Beginning C# - Part 11: Switch Statement | Ray Wenderlich

This video covers the usage of the switch statement in C#.

This is a companion discussion topic for the original entry at

I guess i didn’t undestood completly the concept of the switch case, here i my code i wanted to have 3 cases, one for player one, one for player two and one for more players and also one for invalid numbers as well.

private void OnDisable()
    switch (playerCont)
        case 1:
            Debug.Log("Hello player one");
        case 2:
            Debug.Log("Hello player one and two");
        case 3:
            if (playerCont >= 2)
                Debug.Log("Hello players");
            Debug.Log("Please enter a valid number");

The code works for numbers one to 3, however For 4 and up the code just fire the “Invalid number”.
What i am missing?

Cheers :slight_smile:

@rafaelriva The switch statement works as expected. The if statement always runs since playerCont is 3 in this case, so you should remove it. Please let me know if you have any other questions or issues about the whole thing. Thank you!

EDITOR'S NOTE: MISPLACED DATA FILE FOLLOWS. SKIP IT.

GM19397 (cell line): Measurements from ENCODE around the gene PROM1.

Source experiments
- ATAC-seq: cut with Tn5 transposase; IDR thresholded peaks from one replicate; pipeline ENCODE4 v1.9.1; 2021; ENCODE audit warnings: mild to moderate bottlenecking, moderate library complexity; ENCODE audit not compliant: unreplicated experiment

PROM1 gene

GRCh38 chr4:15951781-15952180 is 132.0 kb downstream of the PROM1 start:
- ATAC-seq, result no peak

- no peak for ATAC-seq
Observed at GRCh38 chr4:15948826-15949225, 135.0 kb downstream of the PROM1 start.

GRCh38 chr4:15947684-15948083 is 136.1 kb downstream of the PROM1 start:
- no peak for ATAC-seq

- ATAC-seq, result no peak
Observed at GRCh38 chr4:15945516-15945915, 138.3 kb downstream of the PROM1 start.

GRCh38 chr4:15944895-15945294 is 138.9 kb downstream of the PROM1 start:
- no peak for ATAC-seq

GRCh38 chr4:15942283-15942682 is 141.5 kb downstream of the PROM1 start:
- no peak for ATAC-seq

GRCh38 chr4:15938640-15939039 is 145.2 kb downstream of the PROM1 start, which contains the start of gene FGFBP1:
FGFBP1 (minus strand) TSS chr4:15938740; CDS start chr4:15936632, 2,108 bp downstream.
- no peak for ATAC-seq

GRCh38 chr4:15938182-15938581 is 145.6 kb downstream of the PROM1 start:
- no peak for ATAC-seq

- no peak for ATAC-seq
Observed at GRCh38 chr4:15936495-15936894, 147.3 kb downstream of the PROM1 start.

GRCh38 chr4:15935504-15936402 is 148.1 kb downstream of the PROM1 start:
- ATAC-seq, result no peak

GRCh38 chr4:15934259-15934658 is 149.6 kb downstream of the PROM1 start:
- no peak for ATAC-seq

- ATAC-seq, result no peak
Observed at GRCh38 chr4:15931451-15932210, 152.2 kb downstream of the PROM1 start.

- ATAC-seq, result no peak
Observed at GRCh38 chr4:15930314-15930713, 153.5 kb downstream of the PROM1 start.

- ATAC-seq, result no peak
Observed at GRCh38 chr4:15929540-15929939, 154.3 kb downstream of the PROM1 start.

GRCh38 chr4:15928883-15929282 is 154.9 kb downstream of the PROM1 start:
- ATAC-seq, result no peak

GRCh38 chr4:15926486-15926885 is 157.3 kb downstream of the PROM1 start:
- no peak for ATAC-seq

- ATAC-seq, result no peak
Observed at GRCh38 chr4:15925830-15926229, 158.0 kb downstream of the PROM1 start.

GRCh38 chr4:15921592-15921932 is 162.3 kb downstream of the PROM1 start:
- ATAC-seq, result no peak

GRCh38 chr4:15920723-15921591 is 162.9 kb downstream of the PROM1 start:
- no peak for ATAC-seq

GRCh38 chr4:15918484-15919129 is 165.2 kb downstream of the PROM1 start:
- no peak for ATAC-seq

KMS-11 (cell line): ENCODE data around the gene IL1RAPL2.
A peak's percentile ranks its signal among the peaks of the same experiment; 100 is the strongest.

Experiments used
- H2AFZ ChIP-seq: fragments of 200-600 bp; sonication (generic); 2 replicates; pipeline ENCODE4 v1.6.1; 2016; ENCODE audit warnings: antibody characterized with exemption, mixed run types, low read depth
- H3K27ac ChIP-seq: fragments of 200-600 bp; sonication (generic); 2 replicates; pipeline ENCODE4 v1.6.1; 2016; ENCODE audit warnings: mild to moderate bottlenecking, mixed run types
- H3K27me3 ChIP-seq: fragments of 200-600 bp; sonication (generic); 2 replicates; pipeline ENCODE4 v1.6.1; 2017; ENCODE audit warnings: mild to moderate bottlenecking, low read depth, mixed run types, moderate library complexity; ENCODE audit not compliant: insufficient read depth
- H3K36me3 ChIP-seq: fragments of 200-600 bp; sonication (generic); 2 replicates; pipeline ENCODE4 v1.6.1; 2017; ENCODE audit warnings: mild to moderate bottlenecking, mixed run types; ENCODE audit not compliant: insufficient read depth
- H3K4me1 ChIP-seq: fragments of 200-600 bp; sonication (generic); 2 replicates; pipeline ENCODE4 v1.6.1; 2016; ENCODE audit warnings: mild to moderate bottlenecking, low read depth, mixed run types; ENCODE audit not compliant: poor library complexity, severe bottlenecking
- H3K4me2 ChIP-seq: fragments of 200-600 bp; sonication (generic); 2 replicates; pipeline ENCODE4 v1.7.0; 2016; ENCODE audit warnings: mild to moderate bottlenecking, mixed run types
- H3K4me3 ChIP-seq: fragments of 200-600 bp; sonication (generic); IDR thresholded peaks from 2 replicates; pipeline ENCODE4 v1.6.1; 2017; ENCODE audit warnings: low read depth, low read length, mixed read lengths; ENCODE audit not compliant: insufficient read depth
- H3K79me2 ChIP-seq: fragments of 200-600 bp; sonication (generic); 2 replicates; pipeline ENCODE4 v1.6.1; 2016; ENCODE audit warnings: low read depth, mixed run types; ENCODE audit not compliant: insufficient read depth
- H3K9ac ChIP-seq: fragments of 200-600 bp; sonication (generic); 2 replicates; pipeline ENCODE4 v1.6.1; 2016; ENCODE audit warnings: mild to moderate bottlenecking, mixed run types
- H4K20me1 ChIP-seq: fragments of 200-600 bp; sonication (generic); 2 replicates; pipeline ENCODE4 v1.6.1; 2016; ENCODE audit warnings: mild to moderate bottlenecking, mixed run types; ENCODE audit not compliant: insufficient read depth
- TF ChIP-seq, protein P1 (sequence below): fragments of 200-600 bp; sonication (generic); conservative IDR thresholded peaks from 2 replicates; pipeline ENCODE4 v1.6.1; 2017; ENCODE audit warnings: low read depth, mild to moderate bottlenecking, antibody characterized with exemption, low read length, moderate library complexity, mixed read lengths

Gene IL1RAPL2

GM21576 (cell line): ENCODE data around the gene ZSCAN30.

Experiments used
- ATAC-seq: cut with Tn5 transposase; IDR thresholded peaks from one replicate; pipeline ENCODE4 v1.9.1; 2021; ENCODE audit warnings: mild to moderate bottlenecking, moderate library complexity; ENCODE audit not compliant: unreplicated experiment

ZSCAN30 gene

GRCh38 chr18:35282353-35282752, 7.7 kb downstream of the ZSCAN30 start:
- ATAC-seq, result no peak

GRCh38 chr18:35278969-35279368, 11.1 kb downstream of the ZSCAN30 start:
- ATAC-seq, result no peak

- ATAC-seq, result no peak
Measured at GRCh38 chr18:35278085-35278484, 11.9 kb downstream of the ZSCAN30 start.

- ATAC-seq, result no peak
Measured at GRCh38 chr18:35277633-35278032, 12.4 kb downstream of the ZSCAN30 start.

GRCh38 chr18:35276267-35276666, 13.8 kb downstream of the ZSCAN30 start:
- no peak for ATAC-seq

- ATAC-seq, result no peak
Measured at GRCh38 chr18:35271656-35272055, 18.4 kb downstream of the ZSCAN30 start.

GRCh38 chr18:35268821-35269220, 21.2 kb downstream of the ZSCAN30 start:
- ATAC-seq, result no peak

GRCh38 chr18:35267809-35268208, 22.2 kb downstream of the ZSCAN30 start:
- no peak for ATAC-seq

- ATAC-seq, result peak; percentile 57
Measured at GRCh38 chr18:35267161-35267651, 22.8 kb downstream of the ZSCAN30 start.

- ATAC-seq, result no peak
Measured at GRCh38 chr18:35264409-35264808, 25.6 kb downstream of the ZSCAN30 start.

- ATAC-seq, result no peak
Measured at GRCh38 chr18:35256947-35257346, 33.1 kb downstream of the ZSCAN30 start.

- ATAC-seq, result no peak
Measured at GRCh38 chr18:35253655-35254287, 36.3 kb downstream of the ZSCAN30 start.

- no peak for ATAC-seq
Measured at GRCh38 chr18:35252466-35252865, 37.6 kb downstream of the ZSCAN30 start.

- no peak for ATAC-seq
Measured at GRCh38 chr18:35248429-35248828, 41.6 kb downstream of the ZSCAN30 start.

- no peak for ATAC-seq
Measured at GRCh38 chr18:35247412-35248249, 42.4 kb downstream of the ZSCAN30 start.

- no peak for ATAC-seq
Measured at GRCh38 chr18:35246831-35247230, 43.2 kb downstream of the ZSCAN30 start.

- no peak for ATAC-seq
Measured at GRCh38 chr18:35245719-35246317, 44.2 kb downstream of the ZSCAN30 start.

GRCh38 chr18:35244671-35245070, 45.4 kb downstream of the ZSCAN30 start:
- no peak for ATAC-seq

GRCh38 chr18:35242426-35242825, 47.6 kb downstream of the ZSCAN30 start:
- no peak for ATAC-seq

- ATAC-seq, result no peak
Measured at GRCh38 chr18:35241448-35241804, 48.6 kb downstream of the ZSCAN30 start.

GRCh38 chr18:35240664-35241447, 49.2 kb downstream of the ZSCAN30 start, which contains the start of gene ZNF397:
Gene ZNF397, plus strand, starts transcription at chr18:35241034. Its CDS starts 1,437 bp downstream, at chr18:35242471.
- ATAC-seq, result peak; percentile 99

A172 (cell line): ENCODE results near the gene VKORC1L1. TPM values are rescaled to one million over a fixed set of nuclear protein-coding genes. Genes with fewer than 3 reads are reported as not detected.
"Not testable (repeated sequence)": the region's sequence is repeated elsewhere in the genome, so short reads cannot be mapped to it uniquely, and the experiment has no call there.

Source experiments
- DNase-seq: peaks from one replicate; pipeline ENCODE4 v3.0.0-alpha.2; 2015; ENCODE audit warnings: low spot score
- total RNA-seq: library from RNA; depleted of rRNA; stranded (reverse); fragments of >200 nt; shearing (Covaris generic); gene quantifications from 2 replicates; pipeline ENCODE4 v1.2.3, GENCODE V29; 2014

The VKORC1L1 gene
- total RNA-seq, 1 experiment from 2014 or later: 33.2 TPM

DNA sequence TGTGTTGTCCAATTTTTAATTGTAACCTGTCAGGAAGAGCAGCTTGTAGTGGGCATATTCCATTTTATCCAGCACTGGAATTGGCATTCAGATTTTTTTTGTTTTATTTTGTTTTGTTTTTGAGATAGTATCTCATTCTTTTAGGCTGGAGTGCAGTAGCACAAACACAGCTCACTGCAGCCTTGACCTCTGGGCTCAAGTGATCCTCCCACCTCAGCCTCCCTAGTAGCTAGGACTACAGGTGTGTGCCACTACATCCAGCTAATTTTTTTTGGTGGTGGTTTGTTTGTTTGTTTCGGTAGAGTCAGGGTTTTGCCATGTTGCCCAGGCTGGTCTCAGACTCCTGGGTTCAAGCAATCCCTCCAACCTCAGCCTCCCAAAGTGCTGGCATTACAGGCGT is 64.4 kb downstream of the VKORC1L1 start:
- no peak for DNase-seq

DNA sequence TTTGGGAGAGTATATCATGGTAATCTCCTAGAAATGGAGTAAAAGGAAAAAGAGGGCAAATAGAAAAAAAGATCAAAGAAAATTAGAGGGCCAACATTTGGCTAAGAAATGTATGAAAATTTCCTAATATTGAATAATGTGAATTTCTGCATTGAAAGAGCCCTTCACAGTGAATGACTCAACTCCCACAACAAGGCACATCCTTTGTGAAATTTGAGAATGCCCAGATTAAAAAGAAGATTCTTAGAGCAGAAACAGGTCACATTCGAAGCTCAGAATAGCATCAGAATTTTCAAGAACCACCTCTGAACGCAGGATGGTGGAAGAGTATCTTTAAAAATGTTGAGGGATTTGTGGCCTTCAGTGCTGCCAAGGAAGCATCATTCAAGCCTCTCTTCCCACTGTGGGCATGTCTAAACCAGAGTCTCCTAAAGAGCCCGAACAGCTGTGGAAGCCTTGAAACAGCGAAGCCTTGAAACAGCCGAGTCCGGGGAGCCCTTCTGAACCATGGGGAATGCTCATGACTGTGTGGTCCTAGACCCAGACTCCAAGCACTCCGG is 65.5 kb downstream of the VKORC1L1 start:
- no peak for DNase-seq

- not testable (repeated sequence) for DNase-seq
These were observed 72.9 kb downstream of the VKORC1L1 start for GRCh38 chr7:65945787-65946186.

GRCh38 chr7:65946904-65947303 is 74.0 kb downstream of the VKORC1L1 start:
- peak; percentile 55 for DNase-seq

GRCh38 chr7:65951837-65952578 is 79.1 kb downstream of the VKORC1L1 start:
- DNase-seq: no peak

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Could you clarify what you are expecting versus what you are getting? You’ve defined four cases and they work as they should. What are you expecting to happen? Thanks!

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I was expecting that case 3 would be valid for all numbers beyound 2.
However, when i use a number such as 4 or higher the script runs the default case not case 3.

my girlfriend told me that switch cases don’t handle if statement’s or operators as the case itself, like:

case >=2:
//runs code

So what could be the best approach for having a case for 0 players, another for 1, 2 and higher than 2?


There are a couple of ways to approach the issue. You could use a default statement to handle three and above. Another alternative is to use pattern matching. This is beyond the scope of this screencast. I’m not sure if it even works with current versions of Unity.

You essentially write your third case like this:

case int myValue when playerCont >= 3:

Essentially, this populates the variable myValue if playerCount is greater than 3. You then use myValue in your case. You can see this case employs the keyword when.

Keep in mind that this is a more advanced usage of the switch statement. If you are just learning the language, I would just use an if-statement until you get comfortable, then circle back around and evaluate the advanced use cases of the switch.

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Thank you!

I had understood the usage of cases wrong, but i will keep in mind that i can combine if’s with switch cases. :slight_smile: